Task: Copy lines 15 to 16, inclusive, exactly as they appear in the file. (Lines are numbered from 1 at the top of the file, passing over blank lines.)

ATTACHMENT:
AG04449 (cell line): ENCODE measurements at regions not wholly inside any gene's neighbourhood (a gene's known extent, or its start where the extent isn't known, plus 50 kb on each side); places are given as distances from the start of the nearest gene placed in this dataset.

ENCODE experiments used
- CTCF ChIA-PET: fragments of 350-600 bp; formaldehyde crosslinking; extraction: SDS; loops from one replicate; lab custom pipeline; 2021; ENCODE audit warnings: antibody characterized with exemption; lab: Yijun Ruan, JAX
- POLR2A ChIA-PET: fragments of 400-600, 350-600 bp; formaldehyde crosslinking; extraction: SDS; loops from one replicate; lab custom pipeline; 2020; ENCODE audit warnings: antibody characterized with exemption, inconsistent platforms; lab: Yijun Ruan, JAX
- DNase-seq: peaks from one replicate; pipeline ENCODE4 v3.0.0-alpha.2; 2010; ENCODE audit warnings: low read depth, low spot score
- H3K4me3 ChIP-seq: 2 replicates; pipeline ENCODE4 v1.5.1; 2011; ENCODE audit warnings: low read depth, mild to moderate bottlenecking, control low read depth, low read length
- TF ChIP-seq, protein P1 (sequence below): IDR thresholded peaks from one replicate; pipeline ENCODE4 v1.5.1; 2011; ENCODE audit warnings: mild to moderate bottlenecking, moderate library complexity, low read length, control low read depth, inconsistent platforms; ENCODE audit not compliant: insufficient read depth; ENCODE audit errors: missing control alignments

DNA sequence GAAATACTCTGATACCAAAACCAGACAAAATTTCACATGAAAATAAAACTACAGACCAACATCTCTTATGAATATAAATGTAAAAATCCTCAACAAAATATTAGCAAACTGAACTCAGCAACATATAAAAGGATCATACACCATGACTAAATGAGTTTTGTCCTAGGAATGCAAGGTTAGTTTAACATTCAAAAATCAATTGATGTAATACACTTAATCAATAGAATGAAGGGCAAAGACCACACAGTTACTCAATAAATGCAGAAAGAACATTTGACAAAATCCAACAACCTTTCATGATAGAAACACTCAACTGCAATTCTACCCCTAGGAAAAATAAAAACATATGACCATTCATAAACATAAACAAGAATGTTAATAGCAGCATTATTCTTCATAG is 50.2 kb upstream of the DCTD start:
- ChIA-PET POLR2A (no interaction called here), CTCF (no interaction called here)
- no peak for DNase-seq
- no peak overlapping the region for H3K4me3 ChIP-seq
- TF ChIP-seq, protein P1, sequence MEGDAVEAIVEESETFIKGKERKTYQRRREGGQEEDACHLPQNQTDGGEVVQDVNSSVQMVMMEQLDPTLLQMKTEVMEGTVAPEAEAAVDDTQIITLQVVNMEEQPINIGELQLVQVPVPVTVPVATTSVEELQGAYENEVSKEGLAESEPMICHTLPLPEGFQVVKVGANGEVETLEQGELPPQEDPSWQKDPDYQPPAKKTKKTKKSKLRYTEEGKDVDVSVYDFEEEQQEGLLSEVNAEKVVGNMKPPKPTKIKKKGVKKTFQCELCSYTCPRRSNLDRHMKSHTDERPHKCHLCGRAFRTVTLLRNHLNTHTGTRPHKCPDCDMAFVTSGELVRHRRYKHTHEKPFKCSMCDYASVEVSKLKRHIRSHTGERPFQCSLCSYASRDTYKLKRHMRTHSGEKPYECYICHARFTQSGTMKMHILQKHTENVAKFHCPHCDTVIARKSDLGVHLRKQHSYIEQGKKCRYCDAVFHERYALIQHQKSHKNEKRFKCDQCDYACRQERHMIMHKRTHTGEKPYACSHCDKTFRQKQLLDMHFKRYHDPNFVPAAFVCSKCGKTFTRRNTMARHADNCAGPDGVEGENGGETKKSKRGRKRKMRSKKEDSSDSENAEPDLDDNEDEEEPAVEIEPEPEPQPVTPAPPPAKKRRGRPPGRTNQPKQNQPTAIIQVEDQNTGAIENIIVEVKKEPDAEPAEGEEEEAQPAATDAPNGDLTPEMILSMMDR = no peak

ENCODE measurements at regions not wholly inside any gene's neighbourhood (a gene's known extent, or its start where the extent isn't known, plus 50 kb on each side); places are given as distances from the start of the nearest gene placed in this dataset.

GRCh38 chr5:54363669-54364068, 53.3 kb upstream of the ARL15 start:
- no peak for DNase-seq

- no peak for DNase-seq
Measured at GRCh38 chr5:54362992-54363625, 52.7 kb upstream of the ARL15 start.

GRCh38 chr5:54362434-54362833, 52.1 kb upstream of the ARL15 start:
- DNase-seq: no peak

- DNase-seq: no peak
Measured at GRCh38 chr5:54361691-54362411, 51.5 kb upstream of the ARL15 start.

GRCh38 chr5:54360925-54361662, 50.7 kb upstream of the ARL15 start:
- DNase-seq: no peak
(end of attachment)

- no peak for DNase-seq

- no peak for DNase-seq